Many of the limitations of the study have already been touched upon in the above discussion, including the small sample size and the modest scores on the RMDQ indicating the meditation group was fairly high functioning. The sample was also predominantly white and well-educated limiting generalizability.

In conclusion, an 8-week mindfulness meditation program for older adults with chronic pain and an education control group both showed improvement at program completion on measures of pain, and physical and psychological function. Our results have important implications for the design of clinical trials in mind–body research including the importance of piloting the control group before running a large clinical trial, and inclusion or exclusion criteria that considers cutoffs of important outcome measures for participant inclusion into the trial. Careful attention to these details will help move meditation research on pain forward to more definitively answer the question of its effectiveness as an adjunct treatment for CLBP in older adults.


During the time of this work Dr. Morone was funded by the NIH Roadmap Multidisciplinary Clinical Research Career Development Award Grant (1KL2RR024154-04) from the National Institutes of Health (NIH). This publication was also made possible by Grant Number UL1RR024153 from the National Center for Research Resources (NCRR), a component of the NIH and NIH Roadmap for Medical Research. Its contents are solely the responsibility of the authors and do not necessarily represent the official view of NCRR or NIH. Special thanks to Daniel Schenck, DC for co-teaching the mindfulness meditation program and to Vinny Losasso for assistance in data collection and preparation of the manuscript.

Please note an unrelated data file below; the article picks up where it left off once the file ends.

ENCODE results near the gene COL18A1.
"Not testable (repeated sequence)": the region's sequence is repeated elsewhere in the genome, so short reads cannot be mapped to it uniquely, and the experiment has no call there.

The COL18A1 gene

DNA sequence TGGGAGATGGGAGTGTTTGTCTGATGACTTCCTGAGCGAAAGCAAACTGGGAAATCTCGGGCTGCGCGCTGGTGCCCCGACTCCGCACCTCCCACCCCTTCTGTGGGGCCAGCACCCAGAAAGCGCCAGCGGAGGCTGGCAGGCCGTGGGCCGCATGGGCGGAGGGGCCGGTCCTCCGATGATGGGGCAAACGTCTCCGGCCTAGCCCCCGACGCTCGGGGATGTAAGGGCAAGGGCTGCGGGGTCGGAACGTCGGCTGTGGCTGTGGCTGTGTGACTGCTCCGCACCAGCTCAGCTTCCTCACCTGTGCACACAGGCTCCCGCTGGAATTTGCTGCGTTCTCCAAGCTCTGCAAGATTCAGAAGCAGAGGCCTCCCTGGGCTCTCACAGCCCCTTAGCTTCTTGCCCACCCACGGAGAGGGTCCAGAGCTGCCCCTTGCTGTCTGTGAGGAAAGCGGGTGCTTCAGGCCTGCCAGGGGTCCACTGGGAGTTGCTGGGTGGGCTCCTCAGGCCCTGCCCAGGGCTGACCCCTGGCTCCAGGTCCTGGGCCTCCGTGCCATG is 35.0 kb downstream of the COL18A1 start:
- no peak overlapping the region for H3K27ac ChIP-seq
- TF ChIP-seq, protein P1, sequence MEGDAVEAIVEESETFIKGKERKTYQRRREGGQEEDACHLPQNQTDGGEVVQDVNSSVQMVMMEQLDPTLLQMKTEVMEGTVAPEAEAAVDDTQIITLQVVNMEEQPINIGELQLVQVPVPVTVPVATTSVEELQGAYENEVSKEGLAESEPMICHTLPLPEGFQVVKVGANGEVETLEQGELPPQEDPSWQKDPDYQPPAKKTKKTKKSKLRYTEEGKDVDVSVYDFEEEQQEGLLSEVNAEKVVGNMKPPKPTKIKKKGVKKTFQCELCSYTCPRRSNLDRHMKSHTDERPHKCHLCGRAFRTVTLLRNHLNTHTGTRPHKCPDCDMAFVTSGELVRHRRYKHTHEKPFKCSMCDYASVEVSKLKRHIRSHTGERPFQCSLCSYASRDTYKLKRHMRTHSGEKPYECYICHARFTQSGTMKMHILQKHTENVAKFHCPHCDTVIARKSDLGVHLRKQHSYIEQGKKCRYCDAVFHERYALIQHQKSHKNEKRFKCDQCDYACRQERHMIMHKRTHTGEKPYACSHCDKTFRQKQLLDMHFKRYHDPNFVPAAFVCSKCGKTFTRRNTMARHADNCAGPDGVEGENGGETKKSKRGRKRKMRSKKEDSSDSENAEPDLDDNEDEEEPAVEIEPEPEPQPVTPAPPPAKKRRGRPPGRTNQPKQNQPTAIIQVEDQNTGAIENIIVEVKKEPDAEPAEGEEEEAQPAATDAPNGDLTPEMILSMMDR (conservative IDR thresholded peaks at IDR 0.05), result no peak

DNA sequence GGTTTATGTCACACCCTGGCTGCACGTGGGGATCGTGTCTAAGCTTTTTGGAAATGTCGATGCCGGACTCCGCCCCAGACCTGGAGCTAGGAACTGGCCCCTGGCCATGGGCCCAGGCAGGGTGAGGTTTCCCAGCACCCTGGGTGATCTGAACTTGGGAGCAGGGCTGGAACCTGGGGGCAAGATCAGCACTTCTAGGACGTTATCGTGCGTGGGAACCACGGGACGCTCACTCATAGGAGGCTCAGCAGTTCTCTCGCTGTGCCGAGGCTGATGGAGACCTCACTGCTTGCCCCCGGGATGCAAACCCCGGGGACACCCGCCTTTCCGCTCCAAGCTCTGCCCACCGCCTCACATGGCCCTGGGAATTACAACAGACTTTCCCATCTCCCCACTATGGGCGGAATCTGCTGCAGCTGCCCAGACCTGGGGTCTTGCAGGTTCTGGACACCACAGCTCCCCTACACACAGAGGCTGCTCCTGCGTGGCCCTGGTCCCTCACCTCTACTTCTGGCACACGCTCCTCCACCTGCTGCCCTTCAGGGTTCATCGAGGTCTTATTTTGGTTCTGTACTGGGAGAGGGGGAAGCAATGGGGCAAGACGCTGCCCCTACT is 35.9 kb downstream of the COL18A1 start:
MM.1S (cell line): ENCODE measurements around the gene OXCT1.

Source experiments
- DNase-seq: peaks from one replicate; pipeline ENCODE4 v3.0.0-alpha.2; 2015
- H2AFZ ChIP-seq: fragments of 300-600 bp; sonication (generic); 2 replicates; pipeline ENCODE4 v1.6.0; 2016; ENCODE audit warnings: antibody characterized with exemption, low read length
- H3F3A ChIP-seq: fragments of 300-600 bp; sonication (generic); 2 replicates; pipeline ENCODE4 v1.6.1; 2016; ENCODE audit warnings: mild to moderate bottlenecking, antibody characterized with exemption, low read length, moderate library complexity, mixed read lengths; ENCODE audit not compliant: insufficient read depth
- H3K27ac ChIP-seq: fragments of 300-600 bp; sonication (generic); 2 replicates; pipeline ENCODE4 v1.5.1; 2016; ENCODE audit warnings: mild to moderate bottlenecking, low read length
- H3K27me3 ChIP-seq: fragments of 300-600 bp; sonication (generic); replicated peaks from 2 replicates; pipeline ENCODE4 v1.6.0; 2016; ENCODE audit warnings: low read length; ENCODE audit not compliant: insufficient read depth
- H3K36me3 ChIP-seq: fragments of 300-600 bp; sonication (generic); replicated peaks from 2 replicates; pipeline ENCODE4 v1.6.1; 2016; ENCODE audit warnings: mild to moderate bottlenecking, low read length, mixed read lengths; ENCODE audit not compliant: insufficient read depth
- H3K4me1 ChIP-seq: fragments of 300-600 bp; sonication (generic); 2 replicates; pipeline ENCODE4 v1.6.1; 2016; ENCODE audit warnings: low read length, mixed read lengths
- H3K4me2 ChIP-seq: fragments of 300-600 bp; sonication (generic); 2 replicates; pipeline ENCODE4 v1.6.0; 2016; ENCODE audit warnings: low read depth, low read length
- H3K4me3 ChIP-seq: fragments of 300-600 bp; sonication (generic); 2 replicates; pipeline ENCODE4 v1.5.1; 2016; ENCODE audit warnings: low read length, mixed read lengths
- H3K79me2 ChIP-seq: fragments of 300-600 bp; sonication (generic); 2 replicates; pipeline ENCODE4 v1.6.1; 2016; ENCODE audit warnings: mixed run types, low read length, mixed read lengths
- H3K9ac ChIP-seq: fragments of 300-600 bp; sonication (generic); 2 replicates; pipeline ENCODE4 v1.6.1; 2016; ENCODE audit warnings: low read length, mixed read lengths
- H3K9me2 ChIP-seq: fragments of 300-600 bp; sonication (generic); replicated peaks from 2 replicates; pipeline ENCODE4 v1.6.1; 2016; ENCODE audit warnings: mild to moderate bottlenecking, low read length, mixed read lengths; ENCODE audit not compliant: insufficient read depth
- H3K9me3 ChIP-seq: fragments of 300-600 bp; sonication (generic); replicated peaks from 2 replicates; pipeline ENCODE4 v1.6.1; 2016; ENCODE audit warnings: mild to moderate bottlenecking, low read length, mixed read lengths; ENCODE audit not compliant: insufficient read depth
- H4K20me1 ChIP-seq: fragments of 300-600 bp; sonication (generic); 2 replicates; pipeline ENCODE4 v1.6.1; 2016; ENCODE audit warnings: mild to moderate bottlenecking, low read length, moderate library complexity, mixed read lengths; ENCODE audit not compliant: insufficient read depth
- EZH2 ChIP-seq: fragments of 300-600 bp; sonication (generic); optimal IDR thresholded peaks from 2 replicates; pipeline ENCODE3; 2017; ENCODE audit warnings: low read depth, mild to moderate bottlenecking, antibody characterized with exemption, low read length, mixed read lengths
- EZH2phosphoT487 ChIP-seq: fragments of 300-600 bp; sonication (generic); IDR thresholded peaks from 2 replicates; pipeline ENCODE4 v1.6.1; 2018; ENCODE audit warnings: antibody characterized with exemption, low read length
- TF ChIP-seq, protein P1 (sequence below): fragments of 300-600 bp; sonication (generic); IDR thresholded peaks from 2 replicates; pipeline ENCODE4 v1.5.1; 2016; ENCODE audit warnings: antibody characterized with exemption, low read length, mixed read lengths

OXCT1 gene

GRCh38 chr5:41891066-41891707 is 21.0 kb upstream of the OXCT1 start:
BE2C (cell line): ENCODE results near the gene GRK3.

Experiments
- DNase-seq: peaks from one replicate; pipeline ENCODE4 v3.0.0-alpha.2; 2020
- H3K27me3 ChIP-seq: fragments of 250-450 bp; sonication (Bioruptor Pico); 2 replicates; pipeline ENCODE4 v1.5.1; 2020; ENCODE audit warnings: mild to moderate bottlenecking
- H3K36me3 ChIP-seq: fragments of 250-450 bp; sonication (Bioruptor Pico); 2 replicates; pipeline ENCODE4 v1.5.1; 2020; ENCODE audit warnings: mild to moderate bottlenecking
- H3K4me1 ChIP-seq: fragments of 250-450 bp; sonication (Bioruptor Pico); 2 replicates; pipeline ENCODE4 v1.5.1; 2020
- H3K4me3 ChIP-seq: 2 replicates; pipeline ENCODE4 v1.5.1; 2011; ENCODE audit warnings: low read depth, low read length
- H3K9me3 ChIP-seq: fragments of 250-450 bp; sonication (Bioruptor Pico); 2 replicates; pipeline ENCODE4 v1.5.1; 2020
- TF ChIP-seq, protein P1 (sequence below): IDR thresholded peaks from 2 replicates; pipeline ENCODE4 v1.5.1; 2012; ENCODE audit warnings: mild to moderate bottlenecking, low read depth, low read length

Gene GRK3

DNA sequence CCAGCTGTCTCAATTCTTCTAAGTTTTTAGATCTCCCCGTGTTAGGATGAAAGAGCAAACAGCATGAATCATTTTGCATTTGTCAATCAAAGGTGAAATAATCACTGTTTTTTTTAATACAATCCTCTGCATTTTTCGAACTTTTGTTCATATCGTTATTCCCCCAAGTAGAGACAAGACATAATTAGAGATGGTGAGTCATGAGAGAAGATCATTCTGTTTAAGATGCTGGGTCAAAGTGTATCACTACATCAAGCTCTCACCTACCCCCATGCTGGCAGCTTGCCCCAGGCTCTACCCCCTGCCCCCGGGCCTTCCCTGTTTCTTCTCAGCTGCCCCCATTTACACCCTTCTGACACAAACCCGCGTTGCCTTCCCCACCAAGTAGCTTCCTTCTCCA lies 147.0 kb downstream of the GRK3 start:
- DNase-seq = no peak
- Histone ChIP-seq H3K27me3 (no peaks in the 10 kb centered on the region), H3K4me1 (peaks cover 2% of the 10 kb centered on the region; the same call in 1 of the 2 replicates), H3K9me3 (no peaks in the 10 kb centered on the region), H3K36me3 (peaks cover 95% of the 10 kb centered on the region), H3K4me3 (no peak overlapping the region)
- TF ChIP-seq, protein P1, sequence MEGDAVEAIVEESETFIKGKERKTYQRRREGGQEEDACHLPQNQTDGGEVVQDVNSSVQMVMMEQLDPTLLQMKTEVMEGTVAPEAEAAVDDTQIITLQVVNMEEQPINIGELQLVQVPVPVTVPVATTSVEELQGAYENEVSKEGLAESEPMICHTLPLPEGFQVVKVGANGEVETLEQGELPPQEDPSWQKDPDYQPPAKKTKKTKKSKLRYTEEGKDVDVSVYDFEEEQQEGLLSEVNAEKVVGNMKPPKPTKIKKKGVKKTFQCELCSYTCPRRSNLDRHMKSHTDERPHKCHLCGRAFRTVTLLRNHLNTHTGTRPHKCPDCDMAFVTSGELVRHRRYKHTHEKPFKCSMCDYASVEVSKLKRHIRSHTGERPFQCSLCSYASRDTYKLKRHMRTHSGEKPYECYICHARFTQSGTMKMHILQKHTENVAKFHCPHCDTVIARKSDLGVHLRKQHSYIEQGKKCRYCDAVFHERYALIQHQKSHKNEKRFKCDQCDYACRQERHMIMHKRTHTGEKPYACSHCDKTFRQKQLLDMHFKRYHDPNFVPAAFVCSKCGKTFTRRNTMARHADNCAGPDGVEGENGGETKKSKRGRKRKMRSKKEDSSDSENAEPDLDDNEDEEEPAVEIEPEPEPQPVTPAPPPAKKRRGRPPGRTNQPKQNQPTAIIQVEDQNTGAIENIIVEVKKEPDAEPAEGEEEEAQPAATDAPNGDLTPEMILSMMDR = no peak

There are no financial or other conflicts of interests to declare by Drs. Morone, Rollman, Moore, Qin or Weiner.


1. Number of older Americans. [accessed September 2008]. Available at:
2. Helme RD, Gibson SJ. The epidemiology of pain in elderly people. Clin Geriatr Med. 2001;7:417–31. [PubMed]
3. Lawrence RC, Helmick CG, Arnett FC, et al. Estimates of the prevalence of arthritis and selected musculoskeletal disorders in the United States. Arthritis Rheum. 1998;41:778–99. [PubMed]